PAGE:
Belgian Chicken Fricassee (Vol-Au-Vent)

"This delicious, creamy chicken fricassee is a classic Belgian recipe. My father used to make this regularly for Sundays and other festive occasions. Often served as a starter, but it is great as a main course as well, accompanied by plain rice or potato puree, for example. Freezes well. Its Flemish name is "Koninginnenhapje", which could be translated as "Queen's Nibble"... nice, isn't it?"
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  • Cook the chicken breasts or the chicken in the chicken stock, until tender (breasts should take about 30 minutes, a whole chicken 45 minutes or more). Drain, but keep the stock. Let the chicken cool down a bit.
  • In the meanwhile, make tiny meatballs (max. 1 cm across) from the minced meat. Cook the meatballs in chicken stock or water until they are done -- this usually takes just a few minutes, the meatballs will drift to the top when ready. Drain them as well.
  • Make a "blonde" sauce: melt most of the butter in a medium-sized pot (don't let it become brown), add flour and mix well. Keep the pot on medium heat. Then, very gradually, add splashes (think 2-3 tablespoons) of chicken stock to this mixture. Each time you added some stock, stir very well so that the mixture doesn't become lumpy. You can start adding increasing amounts of stock when your sauce becomes liquidish. Make a sauce that is somewhat thicker than cream; you will probably use most of your chicken stock in this process. This is fine.
  • Quickly add the raw egg yolk, the lemon juice and the grated cheese to your sauce.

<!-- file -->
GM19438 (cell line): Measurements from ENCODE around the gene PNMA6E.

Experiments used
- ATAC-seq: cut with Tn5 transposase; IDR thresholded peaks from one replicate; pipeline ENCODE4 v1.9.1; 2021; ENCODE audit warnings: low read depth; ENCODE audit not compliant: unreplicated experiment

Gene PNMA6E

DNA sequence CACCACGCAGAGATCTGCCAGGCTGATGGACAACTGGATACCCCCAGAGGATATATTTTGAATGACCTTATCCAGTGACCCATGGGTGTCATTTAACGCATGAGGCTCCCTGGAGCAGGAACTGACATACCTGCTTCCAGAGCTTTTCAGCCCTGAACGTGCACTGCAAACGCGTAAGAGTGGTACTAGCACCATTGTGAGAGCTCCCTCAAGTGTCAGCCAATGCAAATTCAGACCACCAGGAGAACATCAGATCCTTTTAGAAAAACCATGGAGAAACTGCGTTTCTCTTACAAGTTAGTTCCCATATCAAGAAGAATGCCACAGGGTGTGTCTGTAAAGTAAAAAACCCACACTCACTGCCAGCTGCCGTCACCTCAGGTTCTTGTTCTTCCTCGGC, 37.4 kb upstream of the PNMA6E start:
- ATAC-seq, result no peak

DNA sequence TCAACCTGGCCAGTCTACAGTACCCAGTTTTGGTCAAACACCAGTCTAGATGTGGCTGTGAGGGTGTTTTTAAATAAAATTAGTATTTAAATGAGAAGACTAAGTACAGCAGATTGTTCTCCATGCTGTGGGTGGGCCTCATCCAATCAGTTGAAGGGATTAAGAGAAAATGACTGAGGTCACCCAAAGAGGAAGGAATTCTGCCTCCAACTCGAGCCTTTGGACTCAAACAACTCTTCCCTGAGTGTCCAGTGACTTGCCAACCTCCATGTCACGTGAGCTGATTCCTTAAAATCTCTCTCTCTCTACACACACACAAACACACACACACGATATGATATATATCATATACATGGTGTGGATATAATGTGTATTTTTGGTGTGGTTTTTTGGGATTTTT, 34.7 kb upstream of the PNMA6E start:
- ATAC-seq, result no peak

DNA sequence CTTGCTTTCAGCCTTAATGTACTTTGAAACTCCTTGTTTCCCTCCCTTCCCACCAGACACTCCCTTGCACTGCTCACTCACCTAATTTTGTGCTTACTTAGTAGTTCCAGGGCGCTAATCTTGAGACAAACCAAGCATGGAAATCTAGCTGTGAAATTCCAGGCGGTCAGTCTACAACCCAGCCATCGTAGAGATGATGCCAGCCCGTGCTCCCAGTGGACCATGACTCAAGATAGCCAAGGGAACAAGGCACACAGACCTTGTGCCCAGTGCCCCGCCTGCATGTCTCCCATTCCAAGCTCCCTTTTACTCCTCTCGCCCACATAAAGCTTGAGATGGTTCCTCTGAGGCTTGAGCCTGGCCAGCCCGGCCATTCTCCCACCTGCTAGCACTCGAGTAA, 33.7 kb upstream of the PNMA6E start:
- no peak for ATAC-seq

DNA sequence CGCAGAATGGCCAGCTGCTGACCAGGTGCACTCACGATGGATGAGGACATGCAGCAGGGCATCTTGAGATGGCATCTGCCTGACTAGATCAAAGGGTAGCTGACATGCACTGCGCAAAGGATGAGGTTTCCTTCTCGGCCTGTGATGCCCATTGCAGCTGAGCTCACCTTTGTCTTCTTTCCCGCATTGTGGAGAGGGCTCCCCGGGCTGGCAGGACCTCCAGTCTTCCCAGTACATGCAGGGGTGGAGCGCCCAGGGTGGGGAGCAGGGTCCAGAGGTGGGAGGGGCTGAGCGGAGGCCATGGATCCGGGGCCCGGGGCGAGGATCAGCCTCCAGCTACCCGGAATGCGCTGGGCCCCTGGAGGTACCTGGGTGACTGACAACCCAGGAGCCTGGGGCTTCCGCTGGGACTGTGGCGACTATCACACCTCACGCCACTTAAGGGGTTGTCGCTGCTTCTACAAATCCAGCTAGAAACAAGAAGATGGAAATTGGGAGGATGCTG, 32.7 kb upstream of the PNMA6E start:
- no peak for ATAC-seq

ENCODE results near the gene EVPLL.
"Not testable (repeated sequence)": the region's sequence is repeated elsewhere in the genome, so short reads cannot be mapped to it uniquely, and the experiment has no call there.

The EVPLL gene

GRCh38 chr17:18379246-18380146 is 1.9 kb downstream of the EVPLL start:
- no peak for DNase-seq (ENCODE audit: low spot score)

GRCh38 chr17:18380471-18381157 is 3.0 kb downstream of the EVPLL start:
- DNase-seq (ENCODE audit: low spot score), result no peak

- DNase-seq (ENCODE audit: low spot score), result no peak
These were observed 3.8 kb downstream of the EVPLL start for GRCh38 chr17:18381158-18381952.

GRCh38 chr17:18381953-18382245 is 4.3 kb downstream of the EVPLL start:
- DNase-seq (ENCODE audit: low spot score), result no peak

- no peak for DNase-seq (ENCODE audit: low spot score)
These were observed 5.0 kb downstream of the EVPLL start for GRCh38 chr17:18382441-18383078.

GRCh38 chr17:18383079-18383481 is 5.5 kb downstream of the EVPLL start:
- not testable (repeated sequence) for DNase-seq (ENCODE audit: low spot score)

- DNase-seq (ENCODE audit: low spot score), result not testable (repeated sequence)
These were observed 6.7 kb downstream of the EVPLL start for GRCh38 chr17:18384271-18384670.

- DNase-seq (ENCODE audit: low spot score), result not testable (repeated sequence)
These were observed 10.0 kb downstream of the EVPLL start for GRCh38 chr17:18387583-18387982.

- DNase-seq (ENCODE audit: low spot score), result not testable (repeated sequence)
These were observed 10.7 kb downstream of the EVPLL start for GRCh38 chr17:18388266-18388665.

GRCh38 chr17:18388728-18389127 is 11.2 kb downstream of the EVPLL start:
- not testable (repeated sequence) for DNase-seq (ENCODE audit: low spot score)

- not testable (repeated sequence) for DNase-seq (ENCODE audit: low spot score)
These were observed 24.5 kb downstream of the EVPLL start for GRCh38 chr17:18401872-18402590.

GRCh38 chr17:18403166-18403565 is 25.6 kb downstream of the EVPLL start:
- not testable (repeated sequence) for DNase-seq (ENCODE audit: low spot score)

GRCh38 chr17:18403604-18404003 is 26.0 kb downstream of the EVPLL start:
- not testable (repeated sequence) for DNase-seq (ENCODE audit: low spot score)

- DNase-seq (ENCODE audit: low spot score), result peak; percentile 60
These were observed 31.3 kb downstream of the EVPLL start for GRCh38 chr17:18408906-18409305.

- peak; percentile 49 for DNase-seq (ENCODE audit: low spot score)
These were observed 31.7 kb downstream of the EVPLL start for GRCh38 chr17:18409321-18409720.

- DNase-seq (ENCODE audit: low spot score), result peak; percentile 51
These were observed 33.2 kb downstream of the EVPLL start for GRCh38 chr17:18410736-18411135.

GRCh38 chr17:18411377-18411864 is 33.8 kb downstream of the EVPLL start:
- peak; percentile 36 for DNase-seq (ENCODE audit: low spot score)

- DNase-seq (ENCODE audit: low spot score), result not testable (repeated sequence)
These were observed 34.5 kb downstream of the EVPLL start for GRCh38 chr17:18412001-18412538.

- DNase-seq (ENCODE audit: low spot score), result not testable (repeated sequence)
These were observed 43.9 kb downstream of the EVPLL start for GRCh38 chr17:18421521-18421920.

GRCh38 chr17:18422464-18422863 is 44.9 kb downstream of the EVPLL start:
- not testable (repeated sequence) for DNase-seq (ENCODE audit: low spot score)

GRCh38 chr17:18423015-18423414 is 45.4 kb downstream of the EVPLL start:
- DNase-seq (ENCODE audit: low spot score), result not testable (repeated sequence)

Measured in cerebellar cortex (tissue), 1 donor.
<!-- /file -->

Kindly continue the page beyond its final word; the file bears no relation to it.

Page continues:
• In a large pot, melt the remaining lump of butter and add the mushrooms. Stir-fry the mushrooms on medium heat until they start to "sweat" (release their juices). Season with salt and pepper.
  • Add the sauce and the ham dices to the mushrooms. Add the meatballs as well. Put on low heat.
  • With your hands or a knife, pull apart the chicken and make bite-sized pieces (about 1 inch long, 1/2 inch across, or smaller). Add the chicken pieces to your mixture as well.
  • Ready! Do check if the dish needs a bit more salt or pepper. You can eat the Vol-Au-Vent as it is, with potatoes or rices; you can also pour it in Vol-Au-Vent shells (puff pastry) or even make a chicken fricassee pie (in a puff pastry pie shell).

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  1. This dish is truly delicious. Being a food-obsessed American living in Luxembourg, I have noticed vol au vent in jars in the grocery. I decided to look up a recipe, and this one captured my attention. It seems more complex than most (meatballs and ham in addition to chicken), but I stuck to the letter of the directions, and I absolutely LOVED the result. Thank you for sharing such a unique family secret!
  2. Absolutely perfect! Being from Belgian living abroad I have been looking for a good recipe for vol au vent for a long time and this takes me back home. The only thing I would change is a little less lemon juice, maybe half a lemon, but this is a just a mather of taste. Thanks for a great recipe!


I am a young Belgian woman who lives with boyfriend and son in Rotterdam, the Netherlands. Because of my Belgian background, I'm quite a foodie.
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